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Relatives argue, neighbors quarrel, and strangers fight. Their disputes can lead to a shouting match, to a scuffle, to the use of sorcery, or to avoidance. But even minor grievances may escalate into violent combat. Jalé methods for resolving conflicts or for waging war appear exotic to a Western observer. However, this study shows that the problem of settling disputes by peaceful means is no different for villages without a common government than for sovereign nations. In this fascinating book Klaus Friedrich Koch discusses how anthropologists view conflict, using procedures of conflict management in Jalé society as a model.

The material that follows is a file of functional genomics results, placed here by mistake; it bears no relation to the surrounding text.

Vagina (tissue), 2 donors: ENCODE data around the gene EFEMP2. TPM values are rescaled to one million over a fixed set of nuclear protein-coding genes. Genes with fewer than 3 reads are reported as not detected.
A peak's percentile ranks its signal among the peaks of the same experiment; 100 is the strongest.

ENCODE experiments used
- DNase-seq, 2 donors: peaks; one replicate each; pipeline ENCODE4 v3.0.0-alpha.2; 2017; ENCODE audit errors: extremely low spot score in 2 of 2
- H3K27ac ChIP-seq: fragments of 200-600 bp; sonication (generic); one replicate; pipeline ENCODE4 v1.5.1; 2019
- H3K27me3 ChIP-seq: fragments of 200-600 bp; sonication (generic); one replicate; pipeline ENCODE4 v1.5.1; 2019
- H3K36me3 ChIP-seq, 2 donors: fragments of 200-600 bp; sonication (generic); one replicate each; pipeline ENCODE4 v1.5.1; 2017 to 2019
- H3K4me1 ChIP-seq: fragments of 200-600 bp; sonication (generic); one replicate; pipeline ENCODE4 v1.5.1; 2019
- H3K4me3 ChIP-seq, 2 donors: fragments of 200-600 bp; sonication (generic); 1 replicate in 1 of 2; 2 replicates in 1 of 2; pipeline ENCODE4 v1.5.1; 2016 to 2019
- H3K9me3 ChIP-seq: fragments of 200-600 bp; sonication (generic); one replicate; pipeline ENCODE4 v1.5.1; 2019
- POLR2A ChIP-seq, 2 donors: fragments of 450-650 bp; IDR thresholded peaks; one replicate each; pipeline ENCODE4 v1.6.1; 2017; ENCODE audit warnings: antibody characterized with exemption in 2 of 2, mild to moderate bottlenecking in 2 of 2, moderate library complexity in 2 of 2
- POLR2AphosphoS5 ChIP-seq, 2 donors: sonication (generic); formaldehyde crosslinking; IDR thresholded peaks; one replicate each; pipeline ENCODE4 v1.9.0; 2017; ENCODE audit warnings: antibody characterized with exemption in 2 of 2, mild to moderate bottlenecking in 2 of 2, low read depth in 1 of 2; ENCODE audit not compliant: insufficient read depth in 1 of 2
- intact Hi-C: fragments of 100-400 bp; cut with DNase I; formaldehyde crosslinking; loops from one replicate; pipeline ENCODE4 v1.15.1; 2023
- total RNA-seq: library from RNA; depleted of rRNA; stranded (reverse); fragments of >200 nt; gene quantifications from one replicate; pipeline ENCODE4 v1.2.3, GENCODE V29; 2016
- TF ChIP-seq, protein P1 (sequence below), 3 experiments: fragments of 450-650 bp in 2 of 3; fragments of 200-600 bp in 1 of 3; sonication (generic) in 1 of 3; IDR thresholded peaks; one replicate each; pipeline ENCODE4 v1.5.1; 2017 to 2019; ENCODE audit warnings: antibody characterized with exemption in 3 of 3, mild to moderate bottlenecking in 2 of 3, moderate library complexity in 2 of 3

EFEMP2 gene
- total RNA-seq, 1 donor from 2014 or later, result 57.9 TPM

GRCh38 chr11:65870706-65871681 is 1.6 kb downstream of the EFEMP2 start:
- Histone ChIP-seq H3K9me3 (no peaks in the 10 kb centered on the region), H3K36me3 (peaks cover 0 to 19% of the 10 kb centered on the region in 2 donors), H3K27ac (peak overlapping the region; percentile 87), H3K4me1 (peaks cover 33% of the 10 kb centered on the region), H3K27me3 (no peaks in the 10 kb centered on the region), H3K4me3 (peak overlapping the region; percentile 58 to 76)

Sketching the Jalé way of life in a remote valley of New Guinea, the author is mainly concerned with their methods and ideology of conflict management. He presents many cases from the village of Pasikni and writes entertainingly of his fieldwork situation and experiences with the villagers.
Koch explains why the Jalé fail to settle disputes by negotiation or mediation, and why they resort to warfare in managing their conflicts. The theoretical implications of Koch’s conclusions will find wide applicability in the growing field of legal anthropology and in comparative social psychology. Photographs by the author portray the Jalé at peace and at war.